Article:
Richard P. Gabriel
本文章初次發表於 1991 年
Lisp 在過去十年做得還不錯：幾乎完全標準化，建立了商業部分的基礎，達到很高的效率，有好的環境，也可以成功建立應用。可是 Lisp 的社群發展卻沒有這麼的好。在這份文章內我將探討 Lisp 的成功點，失敗點，以及下一步該怎麼做。
Lisp 的環境現在非常好：十年之前 Lisp 還沒有一個標準；最標準的 Lisp 是 InterLisp，可以在 PDP-10 和 Xerox Lisp 機器上運作（有些人說可以在 Vax 上運作，我認為他們有點誇大了）；排名第二標準的是 MacLisp，只能在 PDP-10 機器上運作，但是支援該機器上最多人使用的三種作業系統。排名第三的是 Portable Standard Lisp，可以支援很多種機器，但是很少人願意用。排名第四的是 Scheme，可以在不少機器上運作，但是很少人願意用。
現在我們有 Common Lisp（CL），可以在所有主流機器上運作，支援所有主流作業系統，存在於所有國家。Common Lisp 即將被 ANSI 標準化，有著好的效能，環境也非常好，並且和其他語言與軟體都有很好的整合度。
然而，從商業角度看，Lisp 可以說非常不健康。一直都存在有關 Lisp 在實際應用上被放棄的謠言，而且有時候這些說法是真的。
To some extent the problem is one of perception -- there are simply better Lisp delivery solutions than are generally believed to exist and to a disturbing extent the problem is one of unplaced or misplaced resources, of projects not undertaken, and of implementation strategies not activated.
Part of the problem stems from our very dear friends in the artificial intelligence (AI) business. AI has a number of good approaches to formalizing human knowledge and problem solving behavior. However, AI does not provide a panacea in any area of its applicability. Some early promoters of AI to the commercial world raised expectation levels too high. These expectations had to do with the effectiveness and deliverability of expert-system-based applications.
When these expectations were not met, some looked for scapegoats, which frequently were the Lisp companies, particularly when it came to deliverability. Of course, if the AI companies had any notion about what the market would eventually expect from delivered AI software, they never shared it with any Lisp companies I know about. I believe the attitude of the AI companies was that the Lisp companies will do what they need to survive, so why share customer lists and information with them?
Another part of the problem is the relatively bad press Lisp got, sometimes from very respectable publications. I saw an article in Forbes (October 16, 1989) entitled Where Lisp Slipped by Julie Pitta. However, the article was about Symbolics and its fortunes. The largest criticisms of Symbolics in the article are that Symbolics believed AI would take off and that Symbolics mistakenly pushed its view that proprietary hardware was the way to go for AI. There was nothing about Lisp in the article except the statement that it is a somewhat obscure programming language used extensively in artificial intelligence.
It seems a pity for the Lisp business to take a bump partly because Julie thought she could make a cute title for her article out of the name Lisp.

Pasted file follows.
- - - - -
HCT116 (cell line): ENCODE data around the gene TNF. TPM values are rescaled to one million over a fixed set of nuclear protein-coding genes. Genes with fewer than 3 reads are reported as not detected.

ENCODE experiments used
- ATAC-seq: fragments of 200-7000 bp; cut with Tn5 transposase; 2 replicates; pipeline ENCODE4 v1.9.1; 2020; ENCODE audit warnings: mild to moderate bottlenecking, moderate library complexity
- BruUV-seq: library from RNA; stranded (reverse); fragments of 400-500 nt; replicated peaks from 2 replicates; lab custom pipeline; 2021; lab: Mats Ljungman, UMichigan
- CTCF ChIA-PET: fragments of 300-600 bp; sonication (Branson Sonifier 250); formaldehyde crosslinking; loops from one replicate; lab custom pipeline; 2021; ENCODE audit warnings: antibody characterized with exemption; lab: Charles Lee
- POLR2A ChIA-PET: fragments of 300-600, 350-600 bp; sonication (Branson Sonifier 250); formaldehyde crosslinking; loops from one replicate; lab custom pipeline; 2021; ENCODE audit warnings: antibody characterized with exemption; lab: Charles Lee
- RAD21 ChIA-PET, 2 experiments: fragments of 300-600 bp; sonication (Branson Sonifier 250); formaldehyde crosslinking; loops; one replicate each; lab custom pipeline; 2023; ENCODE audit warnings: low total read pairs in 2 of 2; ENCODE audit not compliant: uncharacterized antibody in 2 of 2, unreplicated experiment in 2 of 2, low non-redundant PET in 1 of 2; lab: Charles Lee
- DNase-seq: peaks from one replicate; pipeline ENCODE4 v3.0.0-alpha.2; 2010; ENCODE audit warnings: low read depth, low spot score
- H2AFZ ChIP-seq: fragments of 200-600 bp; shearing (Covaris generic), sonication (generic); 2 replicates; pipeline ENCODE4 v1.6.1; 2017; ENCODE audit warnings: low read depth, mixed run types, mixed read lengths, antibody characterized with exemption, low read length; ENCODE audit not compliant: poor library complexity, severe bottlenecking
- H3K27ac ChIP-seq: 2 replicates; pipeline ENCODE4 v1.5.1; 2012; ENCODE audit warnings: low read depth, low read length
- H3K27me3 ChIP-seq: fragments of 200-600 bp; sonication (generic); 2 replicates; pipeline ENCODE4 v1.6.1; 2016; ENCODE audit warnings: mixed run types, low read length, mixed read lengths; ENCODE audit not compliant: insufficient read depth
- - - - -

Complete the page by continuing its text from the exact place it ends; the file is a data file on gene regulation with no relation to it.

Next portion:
But, there are some real successes for Lisp, some problems, and some ways out of those problems.
1 Lisp 的成功點
如我所說，Lisp 現在的狀態是前所未有的好。我想要回顧一下 Lisp 的成功故事。
A major success is that there is a standard Lisp -- Common Lisp. Many observers today wish there were a simpler, smaller, cleaner Lisp that could be standardized, but the Lisp that we have today that is ready for standardization is Common Lisp. This isn’t to say that a better Lisp could not be standardized later, and certainly there should be. Furthermore, like any language, Common Lisp should be improved and changed as needs change.
Common Lisp started as a grassroots effort in 1981 after an ARPA-sponsored meeting held at SRI to determine the future of Lisp. At that time there were a number of Lisps in the US being defined and implemented by former MIT folks: Greenblatt (LMI), Moon and Weinreb (Symbolics), Fahlman and Steele (CMU), White (MIT), and Gabriel and Steele (LLNL). The core of the Common Lisp committee came from this group. That core was Fahlman, Gabriel, Moon, Steele, and Weinreb, and Common Lisp was a coalescence of the Lisps these people cared about.
There were other Lisps that could have blended into Common Lisp, but they were not so clearly in the MacLisp tradition, and their proponents declined to actively participate in the effort because they predicted success for their own dialects over any common lisp that was defined by the grassroots effort. Among these Lisps were Scheme, Interlisp, Franz Lisp, Portable Standard Lisp, and Lisp370.
And outside the US there were major Lisp efforts, including Cambridge Lisp and Le-Lisp. The humble US grassroots effort did not seek membership from outside the US, and one can safely regard that as a mistake. Frankly, it never occurred to the Common Lisp group that this purely American effort would be of interest outside the US, because very few of the group saw a future in AI that would extend the needs for a standard Lisp beyond North America.